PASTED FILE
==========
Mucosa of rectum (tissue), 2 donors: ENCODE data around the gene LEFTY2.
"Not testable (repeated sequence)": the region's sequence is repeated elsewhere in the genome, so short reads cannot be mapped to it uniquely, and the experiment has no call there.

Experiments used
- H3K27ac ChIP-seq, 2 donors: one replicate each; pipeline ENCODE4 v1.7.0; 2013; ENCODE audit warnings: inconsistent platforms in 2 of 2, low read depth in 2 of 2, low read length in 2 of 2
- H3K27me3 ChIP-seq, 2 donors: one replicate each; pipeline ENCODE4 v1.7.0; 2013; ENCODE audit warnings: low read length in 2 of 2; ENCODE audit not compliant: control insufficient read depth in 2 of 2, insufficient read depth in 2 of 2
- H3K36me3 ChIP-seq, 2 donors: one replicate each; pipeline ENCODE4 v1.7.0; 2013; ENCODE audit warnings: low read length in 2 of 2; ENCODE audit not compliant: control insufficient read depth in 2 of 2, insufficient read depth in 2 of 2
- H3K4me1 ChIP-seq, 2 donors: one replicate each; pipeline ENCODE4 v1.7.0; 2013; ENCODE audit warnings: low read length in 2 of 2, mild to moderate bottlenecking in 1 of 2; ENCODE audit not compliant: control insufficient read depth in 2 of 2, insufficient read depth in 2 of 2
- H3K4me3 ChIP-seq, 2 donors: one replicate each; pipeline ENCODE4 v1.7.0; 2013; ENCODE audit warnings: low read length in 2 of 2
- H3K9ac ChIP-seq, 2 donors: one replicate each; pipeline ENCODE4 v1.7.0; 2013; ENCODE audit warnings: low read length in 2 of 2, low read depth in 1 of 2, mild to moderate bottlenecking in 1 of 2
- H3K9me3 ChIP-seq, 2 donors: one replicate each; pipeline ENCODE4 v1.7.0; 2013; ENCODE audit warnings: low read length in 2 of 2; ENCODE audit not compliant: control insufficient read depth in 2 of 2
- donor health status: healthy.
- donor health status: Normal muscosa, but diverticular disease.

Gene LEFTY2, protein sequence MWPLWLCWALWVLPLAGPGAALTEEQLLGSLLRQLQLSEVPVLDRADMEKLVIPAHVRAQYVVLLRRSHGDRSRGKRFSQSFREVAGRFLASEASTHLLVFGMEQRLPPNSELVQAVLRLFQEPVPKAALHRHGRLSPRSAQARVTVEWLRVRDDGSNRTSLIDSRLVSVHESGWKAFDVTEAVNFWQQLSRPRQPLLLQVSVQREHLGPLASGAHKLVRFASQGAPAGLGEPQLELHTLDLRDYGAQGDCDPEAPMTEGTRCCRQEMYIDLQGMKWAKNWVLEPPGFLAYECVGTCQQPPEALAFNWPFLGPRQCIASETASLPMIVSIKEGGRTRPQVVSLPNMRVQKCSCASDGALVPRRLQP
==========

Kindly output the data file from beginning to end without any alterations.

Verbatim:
Mucosa of rectum (tissue), 2 donors: ENCODE data around the gene LEFTY2.
"Not testable (repeated sequence)": the region's sequence is repeated elsewhere in the genome, so short reads cannot be mapped to it uniquely, and the experiment has no call there.

Experiments used
- H3K27ac ChIP-seq, 2 donors: one replicate each; pipeline ENCODE4 v1.7.0; 2013; ENCODE audit warnings: inconsistent platforms in 2 of 2, low read depth in 2 of 2, low read length in 2 of 2
- H3K27me3 ChIP-seq, 2 donors: one replicate each; pipeline ENCODE4 v1.7.0; 2013; ENCODE audit warnings: low read length in 2 of 2; ENCODE audit not compliant: control insufficient read depth in 2 of 2, insufficient read depth in 2 of 2
- H3K36me3 ChIP-seq, 2 donors: one replicate each; pipeline ENCODE4 v1.7.0; 2013; ENCODE audit warnings: low read length in 2 of 2; ENCODE audit not compliant: control insufficient read depth in 2 of 2, insufficient read depth in 2 of 2
- H3K4me1 ChIP-seq, 2 donors: one replicate each; pipeline ENCODE4 v1.7.0; 2013; ENCODE audit warnings: low read length in 2 of 2, mild to moderate bottlenecking in 1 of 2; ENCODE audit not compliant: control insufficient read depth in 2 of 2, insufficient read depth in 2 of 2
- H3K4me3 ChIP-seq, 2 donors: one replicate each; pipeline ENCODE4 v1.7.0; 2013; ENCODE audit warnings: low read length in 2 of 2
- H3K9ac ChIP-seq, 2 donors: one replicate each; pipeline ENCODE4 v1.7.0; 2013; ENCODE audit warnings: low read length in 2 of 2, low read depth in 1 of 2, mild to moderate bottlenecking in 1 of 2
- H3K9me3 ChIP-seq, 2 donors: one replicate each; pipeline ENCODE4 v1.7.0; 2013; ENCODE audit warnings: low read length in 2 of 2; ENCODE audit not compliant: control insufficient read depth in 2 of 2
- donor health status: healthy.
- donor health status: Normal muscosa, but diverticular disease.

Gene LEFTY2, protein sequence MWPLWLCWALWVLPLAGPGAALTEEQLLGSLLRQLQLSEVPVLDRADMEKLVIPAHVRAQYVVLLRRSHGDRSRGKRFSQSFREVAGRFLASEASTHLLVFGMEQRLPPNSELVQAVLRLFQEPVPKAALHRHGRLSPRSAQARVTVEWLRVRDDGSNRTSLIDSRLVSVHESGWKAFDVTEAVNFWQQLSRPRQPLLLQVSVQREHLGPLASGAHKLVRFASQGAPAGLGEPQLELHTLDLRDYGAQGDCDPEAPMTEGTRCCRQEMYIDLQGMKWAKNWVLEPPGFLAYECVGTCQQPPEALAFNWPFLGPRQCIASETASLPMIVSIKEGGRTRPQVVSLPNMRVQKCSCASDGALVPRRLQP